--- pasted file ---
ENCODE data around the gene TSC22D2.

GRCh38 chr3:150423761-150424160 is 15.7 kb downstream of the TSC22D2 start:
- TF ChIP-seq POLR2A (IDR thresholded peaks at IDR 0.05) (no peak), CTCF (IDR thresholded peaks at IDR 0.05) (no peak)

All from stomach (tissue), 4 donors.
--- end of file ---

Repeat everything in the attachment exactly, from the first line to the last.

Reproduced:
ENCODE data around the gene TSC22D2.

GRCh38 chr3:150423761-150424160 is 15.7 kb downstream of the TSC22D2 start:
- TF ChIP-seq POLR2A (IDR thresholded peaks at IDR 0.05) (no peak), CTCF (IDR thresholded peaks at IDR 0.05) (no peak)

All from stomach (tissue), 4 donors.